I noticed in several of your stories you mentioned running into people that you had photographed days or weeks before. Is there anybody that you’ve consciously kept in touch with?

You guys love that question! When I say you guys I mean journalists. I don’t know why that is of such interest to people because I never really think about it. You know, I’ve got my friends. I guess there are some people that I’ve kind of become pretty good friends with or acquaintances with, just a small amount of people. But honestly, I’m so singularly focused on Humans of New York. It’s such a large undertaking for one person to be doing that I don’t spend a ton of time socializing. I spend time with my girlfriend. I spend time with my close friends that I’ve known for a long time that live in New York, but other than that I don’t go out to many events or things like that. I’m pretty singularly focused on my work.

Have you ever found yourself in a dicey situation while looking for new subjects?

You know, it happened more in the early days, because in the early days I was still snapping candid shots. And the candid shots are the ones that really piss people off. If you ask somebody for their photo, the most that will happen is they’ll be rude or annoyed. Now, if somebody looks up and you’re taking their photo without having asked, then they can get angry. So in the very early days, I did some more candid stuff, and a couple times I got screamed at. But recently, no.

Do you have a favorite New York neighborhood?  A place where you find that you always hit the jackpot?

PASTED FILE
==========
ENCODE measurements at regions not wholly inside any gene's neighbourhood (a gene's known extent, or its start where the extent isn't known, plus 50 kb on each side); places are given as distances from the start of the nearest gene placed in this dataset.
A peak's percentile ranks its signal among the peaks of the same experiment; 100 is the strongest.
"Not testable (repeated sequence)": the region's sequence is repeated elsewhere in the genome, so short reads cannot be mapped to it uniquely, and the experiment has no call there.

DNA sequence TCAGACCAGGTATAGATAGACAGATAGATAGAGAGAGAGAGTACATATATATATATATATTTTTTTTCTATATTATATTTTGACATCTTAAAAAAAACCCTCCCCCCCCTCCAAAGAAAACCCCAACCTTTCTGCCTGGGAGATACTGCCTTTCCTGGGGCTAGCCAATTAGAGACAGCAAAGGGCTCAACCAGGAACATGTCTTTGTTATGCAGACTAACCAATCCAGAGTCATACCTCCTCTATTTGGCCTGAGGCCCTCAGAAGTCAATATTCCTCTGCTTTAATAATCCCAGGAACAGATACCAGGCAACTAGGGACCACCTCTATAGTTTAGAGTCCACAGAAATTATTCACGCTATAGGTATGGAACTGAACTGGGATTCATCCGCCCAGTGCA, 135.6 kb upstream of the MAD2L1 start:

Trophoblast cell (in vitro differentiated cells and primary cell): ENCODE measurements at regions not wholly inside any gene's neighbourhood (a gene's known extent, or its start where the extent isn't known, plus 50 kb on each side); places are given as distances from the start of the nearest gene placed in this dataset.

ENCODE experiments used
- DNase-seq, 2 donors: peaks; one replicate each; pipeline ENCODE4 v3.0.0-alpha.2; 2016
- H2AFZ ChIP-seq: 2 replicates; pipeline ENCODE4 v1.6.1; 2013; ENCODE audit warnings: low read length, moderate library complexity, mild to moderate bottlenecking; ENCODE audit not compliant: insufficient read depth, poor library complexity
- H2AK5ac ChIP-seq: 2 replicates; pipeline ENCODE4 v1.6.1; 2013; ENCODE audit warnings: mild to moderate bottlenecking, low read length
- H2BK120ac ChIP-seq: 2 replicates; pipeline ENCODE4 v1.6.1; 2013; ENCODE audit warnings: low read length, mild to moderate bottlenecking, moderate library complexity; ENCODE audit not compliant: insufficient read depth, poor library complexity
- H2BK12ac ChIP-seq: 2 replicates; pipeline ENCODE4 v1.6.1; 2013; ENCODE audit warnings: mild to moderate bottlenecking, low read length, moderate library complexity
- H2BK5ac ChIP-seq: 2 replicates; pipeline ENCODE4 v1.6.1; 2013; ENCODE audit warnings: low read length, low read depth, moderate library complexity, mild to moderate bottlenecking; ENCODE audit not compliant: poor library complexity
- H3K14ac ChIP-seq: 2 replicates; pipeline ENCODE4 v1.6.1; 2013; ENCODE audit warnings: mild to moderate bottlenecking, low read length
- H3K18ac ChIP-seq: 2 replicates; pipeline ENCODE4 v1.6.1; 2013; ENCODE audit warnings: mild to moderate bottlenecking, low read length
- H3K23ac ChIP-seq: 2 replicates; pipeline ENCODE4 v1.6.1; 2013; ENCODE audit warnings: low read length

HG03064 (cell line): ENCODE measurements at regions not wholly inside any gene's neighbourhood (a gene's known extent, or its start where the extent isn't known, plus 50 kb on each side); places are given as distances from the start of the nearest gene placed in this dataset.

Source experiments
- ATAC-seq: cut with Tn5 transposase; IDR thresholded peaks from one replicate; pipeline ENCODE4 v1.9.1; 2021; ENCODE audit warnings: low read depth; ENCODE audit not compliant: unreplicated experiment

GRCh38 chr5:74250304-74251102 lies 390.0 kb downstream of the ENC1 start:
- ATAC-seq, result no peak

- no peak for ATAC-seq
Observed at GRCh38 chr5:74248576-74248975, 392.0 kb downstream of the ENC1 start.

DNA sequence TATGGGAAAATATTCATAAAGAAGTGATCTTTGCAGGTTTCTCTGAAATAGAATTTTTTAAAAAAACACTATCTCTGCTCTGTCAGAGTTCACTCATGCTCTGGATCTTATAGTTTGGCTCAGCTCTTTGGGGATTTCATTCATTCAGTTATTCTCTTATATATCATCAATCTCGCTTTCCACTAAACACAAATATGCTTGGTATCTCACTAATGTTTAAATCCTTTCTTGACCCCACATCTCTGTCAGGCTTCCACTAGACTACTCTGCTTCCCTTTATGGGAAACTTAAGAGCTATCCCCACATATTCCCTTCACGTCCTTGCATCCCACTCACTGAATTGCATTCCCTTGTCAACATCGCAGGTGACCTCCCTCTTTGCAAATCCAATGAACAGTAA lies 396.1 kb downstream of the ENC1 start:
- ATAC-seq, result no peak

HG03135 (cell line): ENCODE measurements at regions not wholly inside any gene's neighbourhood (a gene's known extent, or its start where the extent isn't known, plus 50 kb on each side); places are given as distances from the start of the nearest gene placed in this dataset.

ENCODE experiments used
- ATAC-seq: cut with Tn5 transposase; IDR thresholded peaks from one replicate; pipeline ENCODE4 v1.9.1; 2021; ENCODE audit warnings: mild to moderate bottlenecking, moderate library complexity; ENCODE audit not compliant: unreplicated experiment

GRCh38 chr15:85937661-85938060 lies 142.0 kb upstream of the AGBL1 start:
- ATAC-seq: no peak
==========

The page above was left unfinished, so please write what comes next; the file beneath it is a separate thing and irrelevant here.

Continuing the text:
I love the parks – whether Central Park, Washington Square [Park], Union [Square Park]. Those are great places because they draw people from all over New York and all over the world. And you have a lot of people that are kind of relaxing, it’s their leisure time, they’re willing to be photographed, they’re willing to talk. I’ve photographed everywhere, but I really like the parks.

You’ve been running this blog for three years now. Do you think that you’ve changed in those three years?

It’s kind of impossible to have thousands of conversations with people in the street about their lives and not evolve in some way, because I’ve absorbed their experiences and learned from their experiences. I find myself now, whenever I’m facing an obstacle in life or having a tough time with anything, my mind tends to throw up a HONY post and be like, oh wait, somebody went through this same thing or somebody talked about this. What are the pros and cons around that? So, I think just through the natural absorption of all these people’s words and wisdom and experiences, I’m sure I’ve grown as a person just through the process of collecting photographs.